Anneli Rufus and Kristan Lawson know that the United States is an incredibly wasteful society. They write, “The freedom to generate waste and not worry about what happens to it is what powers the economy.” As long as companies keep producing, waste will continue–waste that the adventurous can reclaim for their own needs.
In The Scavengers’ Manifesto Rufus and Lawson invite readers to explore the fringe world of scavenging. The authors share numerous examples of things they have found: furniture, home decorations, food, and even a working iPhone. They’ve been scavenging for years and argue that it can be a liberating experience. Aside from saving a lot of money, they write that scavenging has changed how they experience things–it’s made them more patient, made them more observant, and given their lives a sense of surprise and uncertainty that is often missing from the predictable routine of consumer capitalism.
To be sure, there is truth to what Rufus and Lawson write. Aside from their numerous examples, over the years I’ve subsided for long periods of time on food gleaned from dumpsters, groceries purchased with the bottle deposits from found bottles, and wild plants picked in parks. At various times, this very website has been updated from computer hardware that was scavenged in the trash. That said, there are plenty of options out there at a variety of different comfort zones.
The authors are right that many may be put off by dumpster diving and to those folks they offer a number of helpful tips: attend and organize clothing swaps, purchase your clothes second hand, attend lectures with receptions afterwards for free food (you might even learn something), yard sales, and other ideas. It mentions resources like FreeCycle (a community devoted to exchanging goods for free) and CraigsList. It makes a point to define scavenging in a broad sense, ostensibly to hook people on the idea. So, while I’m not sure that someone that cuts coupons and vows never to pay full price is really a “scavenger,” I do understand the logic of classifying them as such. They also include a twelve-point set of “commandments” for scavengers that helps to remove the association of scavenging with lawlessness. Rufus and Lawson argue that once you give it a chance, you will likely be hooked.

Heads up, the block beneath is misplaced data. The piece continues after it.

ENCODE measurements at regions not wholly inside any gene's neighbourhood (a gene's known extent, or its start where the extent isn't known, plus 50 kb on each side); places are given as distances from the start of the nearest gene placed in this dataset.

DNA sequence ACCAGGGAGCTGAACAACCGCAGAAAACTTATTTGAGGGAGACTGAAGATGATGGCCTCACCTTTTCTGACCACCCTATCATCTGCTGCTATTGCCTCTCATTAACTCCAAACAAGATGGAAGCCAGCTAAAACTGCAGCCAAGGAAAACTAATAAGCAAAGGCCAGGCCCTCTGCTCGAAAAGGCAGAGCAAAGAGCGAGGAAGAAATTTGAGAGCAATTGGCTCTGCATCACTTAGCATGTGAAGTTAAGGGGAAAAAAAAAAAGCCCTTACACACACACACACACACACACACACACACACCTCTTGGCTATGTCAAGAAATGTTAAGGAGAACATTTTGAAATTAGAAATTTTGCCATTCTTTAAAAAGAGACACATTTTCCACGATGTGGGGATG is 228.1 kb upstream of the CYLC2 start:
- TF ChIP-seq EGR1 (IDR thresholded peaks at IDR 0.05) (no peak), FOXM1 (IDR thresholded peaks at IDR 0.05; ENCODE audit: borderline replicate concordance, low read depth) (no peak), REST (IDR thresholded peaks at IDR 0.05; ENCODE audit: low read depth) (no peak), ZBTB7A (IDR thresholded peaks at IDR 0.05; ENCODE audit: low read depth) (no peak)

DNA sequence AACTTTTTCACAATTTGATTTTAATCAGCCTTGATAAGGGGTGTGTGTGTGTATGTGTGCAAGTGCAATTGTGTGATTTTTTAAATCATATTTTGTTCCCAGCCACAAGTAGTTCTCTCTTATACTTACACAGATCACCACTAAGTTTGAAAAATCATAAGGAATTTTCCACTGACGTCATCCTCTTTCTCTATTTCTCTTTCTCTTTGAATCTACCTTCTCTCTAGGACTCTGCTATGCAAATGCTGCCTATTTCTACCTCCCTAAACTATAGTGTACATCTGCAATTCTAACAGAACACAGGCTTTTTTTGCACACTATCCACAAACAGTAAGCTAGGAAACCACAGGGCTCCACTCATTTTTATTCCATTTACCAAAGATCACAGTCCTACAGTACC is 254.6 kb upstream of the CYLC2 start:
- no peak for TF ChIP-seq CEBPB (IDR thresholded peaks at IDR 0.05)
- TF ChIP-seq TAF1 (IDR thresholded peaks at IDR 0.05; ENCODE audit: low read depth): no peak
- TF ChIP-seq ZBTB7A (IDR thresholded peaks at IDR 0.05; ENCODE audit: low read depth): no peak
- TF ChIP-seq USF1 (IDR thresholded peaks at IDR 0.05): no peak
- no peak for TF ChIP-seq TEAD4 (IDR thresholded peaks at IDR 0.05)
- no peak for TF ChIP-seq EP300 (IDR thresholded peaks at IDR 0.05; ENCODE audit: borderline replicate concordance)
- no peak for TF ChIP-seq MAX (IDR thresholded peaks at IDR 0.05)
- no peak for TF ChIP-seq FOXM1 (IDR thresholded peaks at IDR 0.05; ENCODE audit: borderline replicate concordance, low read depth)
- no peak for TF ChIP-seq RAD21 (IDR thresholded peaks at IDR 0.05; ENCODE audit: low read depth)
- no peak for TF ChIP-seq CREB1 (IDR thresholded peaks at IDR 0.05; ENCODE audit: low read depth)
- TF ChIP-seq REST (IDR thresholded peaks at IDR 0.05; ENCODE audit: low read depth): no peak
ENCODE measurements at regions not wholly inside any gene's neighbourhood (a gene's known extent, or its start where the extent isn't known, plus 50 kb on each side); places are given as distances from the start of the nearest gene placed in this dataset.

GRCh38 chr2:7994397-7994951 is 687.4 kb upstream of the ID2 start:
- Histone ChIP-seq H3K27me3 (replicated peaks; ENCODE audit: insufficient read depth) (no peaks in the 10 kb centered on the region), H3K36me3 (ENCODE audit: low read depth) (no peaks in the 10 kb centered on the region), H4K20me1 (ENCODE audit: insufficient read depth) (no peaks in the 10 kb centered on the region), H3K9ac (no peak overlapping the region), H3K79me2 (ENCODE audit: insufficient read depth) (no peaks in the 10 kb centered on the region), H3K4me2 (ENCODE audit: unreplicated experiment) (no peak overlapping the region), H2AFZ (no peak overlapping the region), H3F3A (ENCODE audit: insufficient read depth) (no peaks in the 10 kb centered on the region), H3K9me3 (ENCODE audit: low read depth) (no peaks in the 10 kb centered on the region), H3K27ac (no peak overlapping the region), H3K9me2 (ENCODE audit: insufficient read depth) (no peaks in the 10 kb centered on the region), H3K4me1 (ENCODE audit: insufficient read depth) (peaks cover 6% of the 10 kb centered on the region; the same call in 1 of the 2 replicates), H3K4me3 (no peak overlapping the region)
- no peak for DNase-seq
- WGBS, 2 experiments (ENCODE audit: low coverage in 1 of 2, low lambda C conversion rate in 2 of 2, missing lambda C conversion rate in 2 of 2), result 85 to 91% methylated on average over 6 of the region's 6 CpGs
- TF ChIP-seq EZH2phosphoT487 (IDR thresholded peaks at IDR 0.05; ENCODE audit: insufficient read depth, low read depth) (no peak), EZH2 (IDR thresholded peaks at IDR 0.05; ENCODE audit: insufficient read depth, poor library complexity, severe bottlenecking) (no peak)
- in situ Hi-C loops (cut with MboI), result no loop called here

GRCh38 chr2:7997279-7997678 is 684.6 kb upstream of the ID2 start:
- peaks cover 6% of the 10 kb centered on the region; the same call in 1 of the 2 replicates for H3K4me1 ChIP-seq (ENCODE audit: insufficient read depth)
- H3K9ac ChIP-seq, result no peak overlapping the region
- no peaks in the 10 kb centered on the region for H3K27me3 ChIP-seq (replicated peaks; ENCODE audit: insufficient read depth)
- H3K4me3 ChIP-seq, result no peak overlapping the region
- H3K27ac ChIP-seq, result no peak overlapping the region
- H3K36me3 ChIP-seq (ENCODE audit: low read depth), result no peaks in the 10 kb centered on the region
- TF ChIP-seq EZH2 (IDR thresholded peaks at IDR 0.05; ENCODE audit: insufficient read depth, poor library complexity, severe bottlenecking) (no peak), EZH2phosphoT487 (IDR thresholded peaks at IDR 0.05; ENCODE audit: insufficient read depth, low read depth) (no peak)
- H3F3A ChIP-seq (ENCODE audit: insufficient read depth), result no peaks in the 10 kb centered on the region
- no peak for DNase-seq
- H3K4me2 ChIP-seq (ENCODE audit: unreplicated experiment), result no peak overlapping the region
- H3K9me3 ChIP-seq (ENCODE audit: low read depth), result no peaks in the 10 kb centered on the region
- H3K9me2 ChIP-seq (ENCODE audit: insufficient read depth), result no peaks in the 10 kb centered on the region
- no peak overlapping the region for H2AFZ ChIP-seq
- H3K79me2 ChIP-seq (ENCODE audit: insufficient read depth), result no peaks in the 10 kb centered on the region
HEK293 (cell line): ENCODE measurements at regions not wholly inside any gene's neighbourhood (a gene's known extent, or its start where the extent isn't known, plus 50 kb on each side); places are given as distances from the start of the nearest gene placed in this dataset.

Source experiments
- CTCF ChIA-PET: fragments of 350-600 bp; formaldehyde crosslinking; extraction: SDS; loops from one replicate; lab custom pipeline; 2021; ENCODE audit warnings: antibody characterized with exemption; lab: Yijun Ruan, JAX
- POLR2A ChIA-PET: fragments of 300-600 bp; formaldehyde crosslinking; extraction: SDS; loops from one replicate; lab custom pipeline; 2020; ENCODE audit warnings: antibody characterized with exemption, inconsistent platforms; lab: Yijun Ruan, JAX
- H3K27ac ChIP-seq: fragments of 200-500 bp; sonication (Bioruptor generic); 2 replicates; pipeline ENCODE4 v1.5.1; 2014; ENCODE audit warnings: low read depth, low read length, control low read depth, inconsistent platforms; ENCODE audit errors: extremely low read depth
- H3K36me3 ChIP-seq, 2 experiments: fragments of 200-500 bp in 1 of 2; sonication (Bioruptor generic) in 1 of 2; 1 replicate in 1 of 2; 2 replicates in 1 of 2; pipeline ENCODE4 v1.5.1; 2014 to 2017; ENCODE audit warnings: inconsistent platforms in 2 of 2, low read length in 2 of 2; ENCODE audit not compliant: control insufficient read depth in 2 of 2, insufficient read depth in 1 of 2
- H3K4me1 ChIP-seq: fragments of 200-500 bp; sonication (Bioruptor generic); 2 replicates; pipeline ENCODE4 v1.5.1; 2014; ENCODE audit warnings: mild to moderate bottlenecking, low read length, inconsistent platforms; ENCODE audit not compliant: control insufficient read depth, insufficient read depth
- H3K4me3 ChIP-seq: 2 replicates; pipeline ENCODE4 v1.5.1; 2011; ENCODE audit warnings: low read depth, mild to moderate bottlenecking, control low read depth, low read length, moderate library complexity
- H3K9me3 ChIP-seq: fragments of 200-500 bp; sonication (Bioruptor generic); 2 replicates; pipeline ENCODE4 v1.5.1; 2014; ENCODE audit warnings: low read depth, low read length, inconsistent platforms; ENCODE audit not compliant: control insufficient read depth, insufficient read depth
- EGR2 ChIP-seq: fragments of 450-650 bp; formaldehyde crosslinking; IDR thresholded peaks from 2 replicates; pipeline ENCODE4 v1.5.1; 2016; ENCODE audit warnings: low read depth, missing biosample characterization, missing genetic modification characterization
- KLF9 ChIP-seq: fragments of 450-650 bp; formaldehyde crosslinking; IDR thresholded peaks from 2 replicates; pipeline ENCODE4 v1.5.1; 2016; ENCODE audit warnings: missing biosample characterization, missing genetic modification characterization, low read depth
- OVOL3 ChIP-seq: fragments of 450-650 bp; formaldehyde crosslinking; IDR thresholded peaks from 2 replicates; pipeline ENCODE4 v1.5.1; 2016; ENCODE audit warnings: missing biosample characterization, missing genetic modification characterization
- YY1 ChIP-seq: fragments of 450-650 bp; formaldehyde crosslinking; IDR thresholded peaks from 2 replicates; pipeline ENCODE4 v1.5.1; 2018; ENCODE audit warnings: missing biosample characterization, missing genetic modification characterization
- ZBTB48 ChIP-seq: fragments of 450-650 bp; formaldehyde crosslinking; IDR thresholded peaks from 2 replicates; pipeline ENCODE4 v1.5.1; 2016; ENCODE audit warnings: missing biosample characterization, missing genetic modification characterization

Unfortunately, the book is a little vague on the political reasons for scavenging. While it talks about the abundance of waste in the United States, in never really develops this into a full-blown critique of environmental destruction. Similarly, it never talks about how much food is wasted and the number of people that go hungry each day. For me, the political reasons have always motivated scavenging, as they have for many others that scavenge. The authors write a bit about the freegan movement (http://www.freegan.info)–an anti-consumerist philosophy that advocates scavenging and minimal corporate work–but they largely leave out the politics.
Overall, The Scavengers’ Manifesto is an intriguing book. Aside from practical tips, it offers a few chapters on how scavengers have been portrayed historically, a look at the spiritual aspects of scavenging, and even a somewhat tedious chapter on biology and scavenging.
For many, it will be eye-opening look into an incredibly wasteful society and what can be gleaned from this waste.
Anneli Rufus and Kristan Lawson, The Scavengers’ Manifesto, (Tarcher/Penguin, 2009).